Ethical conduct essential to hunting's survival

OUTDOORS

October 26, 1993|By PETER BAKER

Ethics, those systems of moral principles, pertain to all of us -- whether we are butchers, automobile makers or hunters.

In our professions, the ethic usually is well-defined.

A butcher will trim his cuts of meat so that excess fat is not sold at the pound price of steak; a welder on an assembly line will spot his welds within given tolerances to ensure a vehicle's integrity.

A good hunter also is expected to adhere to a code of ethics.

At a conference held by the Izaak Walton League of America late last year, representatives of nine national and international hunting, fishing and wildlife organizations determined that the future of hunting depends on ethical outdoor conduct.

Pshaw, you say. We always have been able to hunt. We have a right to hunt. We always will be able to hunt.

Take a minute and think.

Think about population trends. Metropolitan areas continue to grow. From 1980 to 1988, the population in metropolitan areas increased 9.7 percent nationally, compared with a 4.5 percent increase in rural areas.

While the numbers of hunters have increased slightly the last few years, they have not increased at the same rate that the general population is increasing.

Think about land-use policies for public property. Maryland has assured us that public hunting lands will not be closed, but the state also wants to encourage more diversified use of public lands -- bird watching, hiking, jogging, picnicking, etc.

Now, think 20 or 30 years ahead -- remembering that our government generally is of, by and for the people -- and wonder what the primary uses for our public lands could be.

Realize also that hunting on public lands is a privilege, a licensed activity like driving a car, and, as such, subject to restrictions determined necessary by the state.

The state government, in theory at least, is to act in the best interests of the majority of the people.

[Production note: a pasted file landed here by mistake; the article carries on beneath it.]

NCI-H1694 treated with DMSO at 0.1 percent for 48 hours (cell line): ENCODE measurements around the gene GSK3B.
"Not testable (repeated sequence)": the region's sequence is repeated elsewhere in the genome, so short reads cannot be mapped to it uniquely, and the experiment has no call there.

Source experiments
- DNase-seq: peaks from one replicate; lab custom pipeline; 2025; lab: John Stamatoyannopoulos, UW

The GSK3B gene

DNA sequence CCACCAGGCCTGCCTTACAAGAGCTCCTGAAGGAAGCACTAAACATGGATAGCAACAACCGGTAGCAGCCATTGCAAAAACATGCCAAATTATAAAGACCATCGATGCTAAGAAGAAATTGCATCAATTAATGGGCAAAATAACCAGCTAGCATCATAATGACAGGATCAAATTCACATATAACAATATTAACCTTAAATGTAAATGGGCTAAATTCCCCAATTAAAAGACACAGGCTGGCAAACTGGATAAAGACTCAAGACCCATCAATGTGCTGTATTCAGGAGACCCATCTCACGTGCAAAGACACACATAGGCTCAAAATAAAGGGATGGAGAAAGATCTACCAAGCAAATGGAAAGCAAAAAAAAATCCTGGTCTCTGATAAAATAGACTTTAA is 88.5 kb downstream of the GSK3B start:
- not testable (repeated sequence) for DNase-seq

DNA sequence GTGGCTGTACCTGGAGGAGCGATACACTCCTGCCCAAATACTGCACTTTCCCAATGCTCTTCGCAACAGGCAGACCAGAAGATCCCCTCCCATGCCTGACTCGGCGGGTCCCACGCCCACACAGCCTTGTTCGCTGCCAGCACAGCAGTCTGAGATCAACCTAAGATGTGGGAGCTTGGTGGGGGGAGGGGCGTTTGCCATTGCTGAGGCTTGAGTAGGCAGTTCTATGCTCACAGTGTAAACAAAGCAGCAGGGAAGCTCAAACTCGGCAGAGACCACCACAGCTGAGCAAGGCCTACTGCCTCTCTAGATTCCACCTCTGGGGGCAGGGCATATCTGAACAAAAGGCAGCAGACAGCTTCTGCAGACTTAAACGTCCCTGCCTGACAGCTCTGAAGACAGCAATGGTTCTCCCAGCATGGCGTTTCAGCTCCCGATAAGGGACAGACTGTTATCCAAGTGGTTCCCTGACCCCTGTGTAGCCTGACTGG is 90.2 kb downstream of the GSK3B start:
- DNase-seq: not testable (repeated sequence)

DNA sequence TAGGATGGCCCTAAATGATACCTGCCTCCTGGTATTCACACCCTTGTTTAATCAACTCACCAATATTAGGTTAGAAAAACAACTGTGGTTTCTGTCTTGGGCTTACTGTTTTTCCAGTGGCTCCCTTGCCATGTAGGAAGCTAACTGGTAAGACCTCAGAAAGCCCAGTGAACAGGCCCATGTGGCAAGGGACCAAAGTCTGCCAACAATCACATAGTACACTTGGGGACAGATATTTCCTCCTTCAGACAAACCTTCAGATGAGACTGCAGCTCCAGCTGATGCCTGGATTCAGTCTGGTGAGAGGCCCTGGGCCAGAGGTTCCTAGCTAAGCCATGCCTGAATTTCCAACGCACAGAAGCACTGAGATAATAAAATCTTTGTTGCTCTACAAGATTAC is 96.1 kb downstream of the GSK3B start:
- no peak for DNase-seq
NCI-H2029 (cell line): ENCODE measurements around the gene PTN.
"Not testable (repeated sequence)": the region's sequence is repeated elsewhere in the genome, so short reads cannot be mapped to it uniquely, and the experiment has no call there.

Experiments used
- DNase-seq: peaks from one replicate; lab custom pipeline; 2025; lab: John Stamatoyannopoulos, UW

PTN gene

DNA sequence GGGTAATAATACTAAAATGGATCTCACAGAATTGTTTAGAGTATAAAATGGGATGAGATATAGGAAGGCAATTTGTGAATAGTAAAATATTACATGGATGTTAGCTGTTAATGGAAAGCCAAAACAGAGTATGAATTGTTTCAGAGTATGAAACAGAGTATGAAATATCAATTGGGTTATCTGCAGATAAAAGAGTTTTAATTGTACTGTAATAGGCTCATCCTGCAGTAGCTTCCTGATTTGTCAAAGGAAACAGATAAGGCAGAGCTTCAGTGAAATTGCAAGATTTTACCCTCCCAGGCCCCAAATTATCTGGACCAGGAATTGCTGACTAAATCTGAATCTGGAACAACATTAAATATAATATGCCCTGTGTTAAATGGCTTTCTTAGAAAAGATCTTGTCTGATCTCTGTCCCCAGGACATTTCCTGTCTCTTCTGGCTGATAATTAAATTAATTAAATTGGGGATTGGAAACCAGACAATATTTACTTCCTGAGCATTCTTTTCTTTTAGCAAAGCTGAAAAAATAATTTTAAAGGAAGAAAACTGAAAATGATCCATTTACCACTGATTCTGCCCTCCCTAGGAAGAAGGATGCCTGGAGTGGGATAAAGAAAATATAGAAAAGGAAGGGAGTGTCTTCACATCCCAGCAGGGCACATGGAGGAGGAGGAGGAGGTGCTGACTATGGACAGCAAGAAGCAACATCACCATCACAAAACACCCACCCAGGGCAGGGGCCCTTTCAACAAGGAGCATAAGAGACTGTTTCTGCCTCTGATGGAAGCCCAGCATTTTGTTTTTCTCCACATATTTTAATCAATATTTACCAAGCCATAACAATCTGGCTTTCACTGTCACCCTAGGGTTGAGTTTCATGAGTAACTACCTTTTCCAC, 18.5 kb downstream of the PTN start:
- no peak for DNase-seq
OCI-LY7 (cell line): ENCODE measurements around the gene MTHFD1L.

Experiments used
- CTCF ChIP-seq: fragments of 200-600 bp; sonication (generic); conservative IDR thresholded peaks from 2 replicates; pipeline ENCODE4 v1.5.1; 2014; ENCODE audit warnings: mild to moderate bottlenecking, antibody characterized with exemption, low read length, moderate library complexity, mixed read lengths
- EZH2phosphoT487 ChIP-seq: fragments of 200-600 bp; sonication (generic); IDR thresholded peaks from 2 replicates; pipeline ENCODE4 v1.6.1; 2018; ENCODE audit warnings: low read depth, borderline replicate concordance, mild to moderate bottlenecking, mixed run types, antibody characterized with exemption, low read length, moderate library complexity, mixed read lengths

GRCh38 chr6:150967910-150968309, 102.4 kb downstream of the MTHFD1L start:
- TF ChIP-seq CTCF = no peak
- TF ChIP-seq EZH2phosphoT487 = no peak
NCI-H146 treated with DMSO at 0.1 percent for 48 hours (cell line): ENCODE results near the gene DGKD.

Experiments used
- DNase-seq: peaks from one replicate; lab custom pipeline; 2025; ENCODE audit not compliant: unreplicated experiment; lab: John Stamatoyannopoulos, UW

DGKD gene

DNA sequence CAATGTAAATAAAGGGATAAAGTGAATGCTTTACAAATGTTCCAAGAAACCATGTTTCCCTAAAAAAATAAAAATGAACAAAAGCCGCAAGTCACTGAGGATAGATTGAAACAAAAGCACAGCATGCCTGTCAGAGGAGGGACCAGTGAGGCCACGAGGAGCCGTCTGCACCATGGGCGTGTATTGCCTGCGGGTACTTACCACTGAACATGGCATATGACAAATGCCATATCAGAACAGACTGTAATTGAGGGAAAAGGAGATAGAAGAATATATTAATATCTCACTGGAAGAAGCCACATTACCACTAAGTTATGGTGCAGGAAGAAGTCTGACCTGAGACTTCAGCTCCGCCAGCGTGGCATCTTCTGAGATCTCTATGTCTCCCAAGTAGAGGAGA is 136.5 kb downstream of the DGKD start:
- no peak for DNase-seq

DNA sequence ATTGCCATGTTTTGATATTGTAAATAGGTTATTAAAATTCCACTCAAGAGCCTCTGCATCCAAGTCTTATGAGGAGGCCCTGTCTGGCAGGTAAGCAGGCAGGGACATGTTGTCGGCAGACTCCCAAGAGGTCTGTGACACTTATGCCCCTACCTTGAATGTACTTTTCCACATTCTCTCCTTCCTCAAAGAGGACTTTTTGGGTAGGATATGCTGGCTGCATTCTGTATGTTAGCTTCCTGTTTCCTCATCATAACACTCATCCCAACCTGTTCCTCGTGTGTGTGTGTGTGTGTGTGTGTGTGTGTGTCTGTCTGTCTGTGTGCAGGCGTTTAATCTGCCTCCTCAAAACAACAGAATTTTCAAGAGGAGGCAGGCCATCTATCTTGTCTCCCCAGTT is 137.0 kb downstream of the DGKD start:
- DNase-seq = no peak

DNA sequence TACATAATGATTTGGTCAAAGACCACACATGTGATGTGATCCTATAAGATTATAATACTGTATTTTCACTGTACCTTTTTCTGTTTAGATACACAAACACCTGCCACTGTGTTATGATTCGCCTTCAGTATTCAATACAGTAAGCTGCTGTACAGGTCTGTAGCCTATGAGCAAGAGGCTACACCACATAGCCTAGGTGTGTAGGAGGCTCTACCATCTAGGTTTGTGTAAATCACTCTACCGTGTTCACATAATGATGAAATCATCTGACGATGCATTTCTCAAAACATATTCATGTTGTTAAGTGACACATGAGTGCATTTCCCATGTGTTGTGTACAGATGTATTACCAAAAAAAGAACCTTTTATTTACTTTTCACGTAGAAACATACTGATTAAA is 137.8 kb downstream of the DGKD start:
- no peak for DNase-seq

Already, there are about 4.7 million people in Maryland, according to the 1990 census. Among them are, for example, some 110,000 deer hunters who spent a total of one million days in the field last year, according to Maryland's Big Game Report.

Make no mistake, hunters are a minority overall, but clearly a majority in terms of days of use of public lands. Responsible actions while using those lands will help ensure continued use.

After the Izaak Walton League code of conduct conference, Gary Kania of the National Rifle Association and Laury Marshall of the IWLA agreed that hunters who follow a code of ethical conduct will speak loudly to the general public.

"Our membership is committed to the values of responsible behavior while hunting," said Kania, manager of NRA's Wildlife Management Department, "especially now when hunters' actions are being held up to greater scrutiny by the non-hunting public."

At the IWLA conference, the nine participating organizations wrote a hunter's pledge, the key items include:

* Respect the environment and wildlife.

* Respect property and landowners.

* Show consideration for nonhunters.

* Hunt safely.

* Know and obey the law.

* Support wildlife and habitat conservation.

* Pass on an ethical hunting tradition.

* Strive to improve outdoors skills and understanding of wildlife.

* Hunt only with ethical hunters.

Said Marshall, coordinator of the IWLA Outdoor Ethics Program: "The pledge comes at an important time for hunters who continue to search for ways to improve hunter behavior and the image of their sport, while countering the rising pitch of the anti-hunting voice."

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